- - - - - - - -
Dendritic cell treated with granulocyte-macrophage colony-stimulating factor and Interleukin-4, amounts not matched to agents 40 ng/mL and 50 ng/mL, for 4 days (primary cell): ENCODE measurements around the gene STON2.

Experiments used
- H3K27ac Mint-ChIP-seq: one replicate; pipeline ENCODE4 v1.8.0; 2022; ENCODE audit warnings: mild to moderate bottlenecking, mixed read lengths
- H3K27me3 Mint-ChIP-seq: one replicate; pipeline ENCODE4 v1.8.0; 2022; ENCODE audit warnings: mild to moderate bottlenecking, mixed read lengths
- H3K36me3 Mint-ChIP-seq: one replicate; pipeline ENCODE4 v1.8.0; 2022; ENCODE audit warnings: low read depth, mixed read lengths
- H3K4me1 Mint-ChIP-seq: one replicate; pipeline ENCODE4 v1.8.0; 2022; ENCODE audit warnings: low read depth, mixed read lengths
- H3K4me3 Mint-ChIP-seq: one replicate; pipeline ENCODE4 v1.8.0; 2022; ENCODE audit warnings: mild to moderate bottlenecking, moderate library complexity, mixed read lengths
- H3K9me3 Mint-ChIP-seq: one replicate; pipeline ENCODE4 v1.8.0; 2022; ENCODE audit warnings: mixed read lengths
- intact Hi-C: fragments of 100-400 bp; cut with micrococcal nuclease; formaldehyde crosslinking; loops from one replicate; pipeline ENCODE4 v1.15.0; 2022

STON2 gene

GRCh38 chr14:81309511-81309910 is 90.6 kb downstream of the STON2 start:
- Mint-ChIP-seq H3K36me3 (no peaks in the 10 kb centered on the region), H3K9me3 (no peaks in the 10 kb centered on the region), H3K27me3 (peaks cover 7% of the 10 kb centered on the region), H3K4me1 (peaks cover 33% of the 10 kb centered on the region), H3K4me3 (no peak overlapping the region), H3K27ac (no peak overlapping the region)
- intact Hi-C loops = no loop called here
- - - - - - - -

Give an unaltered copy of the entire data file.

Dendritic cell treated with granulocyte-macrophage colony-stimulating factor and Interleukin-4, amounts not matched to agents 40 ng/mL and 50 ng/mL, for 4 days (primary cell): ENCODE measurements around the gene STON2.

Experiments used
- H3K27ac Mint-ChIP-seq: one replicate; pipeline ENCODE4 v1.8.0; 2022; ENCODE audit warnings: mild to moderate bottlenecking, mixed read lengths
- H3K27me3 Mint-ChIP-seq: one replicate; pipeline ENCODE4 v1.8.0; 2022; ENCODE audit warnings: mild to moderate bottlenecking, mixed read lengths
- H3K36me3 Mint-ChIP-seq: one replicate; pipeline ENCODE4 v1.8.0; 2022; ENCODE audit warnings: low read depth, mixed read lengths
- H3K4me1 Mint-ChIP-seq: one replicate; pipeline ENCODE4 v1.8.0; 2022; ENCODE audit warnings: low read depth, mixed read lengths
- H3K4me3 Mint-ChIP-seq: one replicate; pipeline ENCODE4 v1.8.0; 2022; ENCODE audit warnings: mild to moderate bottlenecking, moderate library complexity, mixed read lengths
- H3K9me3 Mint-ChIP-seq: one replicate; pipeline ENCODE4 v1.8.0; 2022; ENCODE audit warnings: mixed read lengths
- intact Hi-C: fragments of 100-400 bp; cut with micrococcal nuclease; formaldehyde crosslinking; loops from one replicate; pipeline ENCODE4 v1.15.0; 2022

STON2 gene

GRCh38 chr14:81309511-81309910 is 90.6 kb downstream of the STON2 start:
- Mint-ChIP-seq H3K36me3 (no peaks in the 10 kb centered on the region), H3K9me3 (no peaks in the 10 kb centered on the region), H3K27me3 (peaks cover 7% of the 10 kb centered on the region), H3K4me1 (peaks cover 33% of the 10 kb centered on the region), H3K4me3 (no peak overlapping the region), H3K27ac (no peak overlapping the region)
- intact Hi-C loops = no loop called here